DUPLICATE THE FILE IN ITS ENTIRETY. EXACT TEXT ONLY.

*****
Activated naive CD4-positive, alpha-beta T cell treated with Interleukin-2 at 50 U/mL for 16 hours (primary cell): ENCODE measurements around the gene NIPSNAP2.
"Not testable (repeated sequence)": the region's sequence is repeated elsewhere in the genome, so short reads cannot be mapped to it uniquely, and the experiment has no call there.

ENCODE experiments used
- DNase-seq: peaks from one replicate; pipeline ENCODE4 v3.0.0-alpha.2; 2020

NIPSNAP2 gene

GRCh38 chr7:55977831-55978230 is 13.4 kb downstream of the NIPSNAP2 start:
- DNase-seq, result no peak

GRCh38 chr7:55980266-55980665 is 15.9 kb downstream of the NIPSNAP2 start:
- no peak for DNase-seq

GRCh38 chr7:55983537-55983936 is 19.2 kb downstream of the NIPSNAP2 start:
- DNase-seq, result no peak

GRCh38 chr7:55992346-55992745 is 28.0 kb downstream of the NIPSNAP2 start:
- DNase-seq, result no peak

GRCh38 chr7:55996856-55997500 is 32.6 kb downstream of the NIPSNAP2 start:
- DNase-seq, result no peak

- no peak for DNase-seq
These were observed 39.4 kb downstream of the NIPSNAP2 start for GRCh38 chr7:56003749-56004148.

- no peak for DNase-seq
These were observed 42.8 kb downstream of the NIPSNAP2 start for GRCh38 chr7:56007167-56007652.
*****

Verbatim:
Activated naive CD4-positive, alpha-beta T cell treated with Interleukin-2 at 50 U/mL for 16 hours (primary cell): ENCODE measurements around the gene NIPSNAP2.
"Not testable (repeated sequence)": the region's sequence is repeated elsewhere in the genome, so short reads cannot be mapped to it uniquely, and the experiment has no call there.

ENCODE experiments used
- DNase-seq: peaks from one replicate; pipeline ENCODE4 v3.0.0-alpha.2; 2020

NIPSNAP2 gene

GRCh38 chr7:55977831-55978230 is 13.4 kb downstream of the NIPSNAP2 start:
- DNase-seq, result no peak

GRCh38 chr7:55980266-55980665 is 15.9 kb downstream of the NIPSNAP2 start:
- no peak for DNase-seq

GRCh38 chr7:55983537-55983936 is 19.2 kb downstream of the NIPSNAP2 start:
- DNase-seq, result no peak

GRCh38 chr7:55992346-55992745 is 28.0 kb downstream of the NIPSNAP2 start:
- DNase-seq, result no peak

GRCh38 chr7:55996856-55997500 is 32.6 kb downstream of the NIPSNAP2 start:
- DNase-seq, result no peak

- no peak for DNase-seq
These were observed 39.4 kb downstream of the NIPSNAP2 start for GRCh38 chr7:56003749-56004148.

- no peak for DNase-seq
These were observed 42.8 kb downstream of the NIPSNAP2 start for GRCh38 chr7:56007167-56007652.